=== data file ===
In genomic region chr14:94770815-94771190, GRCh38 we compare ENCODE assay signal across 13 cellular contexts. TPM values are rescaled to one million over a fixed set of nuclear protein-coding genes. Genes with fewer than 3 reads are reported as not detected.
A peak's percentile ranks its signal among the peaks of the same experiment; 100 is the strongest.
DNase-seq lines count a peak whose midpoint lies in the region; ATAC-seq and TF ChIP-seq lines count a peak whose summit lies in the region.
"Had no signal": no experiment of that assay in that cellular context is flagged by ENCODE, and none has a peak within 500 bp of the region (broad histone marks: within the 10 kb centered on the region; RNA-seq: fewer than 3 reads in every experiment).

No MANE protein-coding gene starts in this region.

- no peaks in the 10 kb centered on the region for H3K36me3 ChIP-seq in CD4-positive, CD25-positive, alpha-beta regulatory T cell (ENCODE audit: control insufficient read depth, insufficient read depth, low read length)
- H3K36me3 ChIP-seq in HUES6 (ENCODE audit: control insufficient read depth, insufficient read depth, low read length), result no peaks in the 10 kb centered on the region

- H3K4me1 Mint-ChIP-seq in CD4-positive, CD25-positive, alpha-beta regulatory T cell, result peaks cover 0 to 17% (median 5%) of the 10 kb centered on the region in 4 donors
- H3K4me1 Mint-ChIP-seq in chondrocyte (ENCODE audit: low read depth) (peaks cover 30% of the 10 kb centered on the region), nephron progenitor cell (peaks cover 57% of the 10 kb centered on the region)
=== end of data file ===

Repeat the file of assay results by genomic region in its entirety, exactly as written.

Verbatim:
In genomic region chr14:94770815-94771190, GRCh38 we compare ENCODE assay signal across 13 cellular contexts. TPM values are rescaled to one million over a fixed set of nuclear protein-coding genes. Genes with fewer than 3 reads are reported as not detected.
A peak's percentile ranks its signal among the peaks of the same experiment; 100 is the strongest.
DNase-seq lines count a peak whose midpoint lies in the region; ATAC-seq and TF ChIP-seq lines count a peak whose summit lies in the region.
"Had no signal": no experiment of that assay in that cellular context is flagged by ENCODE, and none has a peak within 500 bp of the region (broad histone marks: within the 10 kb centered on the region; RNA-seq: fewer than 3 reads in every experiment).

No MANE protein-coding gene starts in this region.

- no peaks in the 10 kb centered on the region for H3K36me3 ChIP-seq in CD4-positive, CD25-positive, alpha-beta regulatory T cell (ENCODE audit: control insufficient read depth, insufficient read depth, low read length)
- H3K36me3 ChIP-seq in HUES6 (ENCODE audit: control insufficient read depth, insufficient read depth, low read length), result no peaks in the 10 kb centered on the region

- H3K4me1 Mint-ChIP-seq in CD4-positive, CD25-positive, alpha-beta regulatory T cell, result peaks cover 0 to 17% (median 5%) of the 10 kb centered on the region in 4 donors
- H3K4me1 Mint-ChIP-seq in chondrocyte (ENCODE audit: low read depth) (peaks cover 30% of the 10 kb centered on the region), nephron progenitor cell (peaks cover 57% of the 10 kb centered on the region)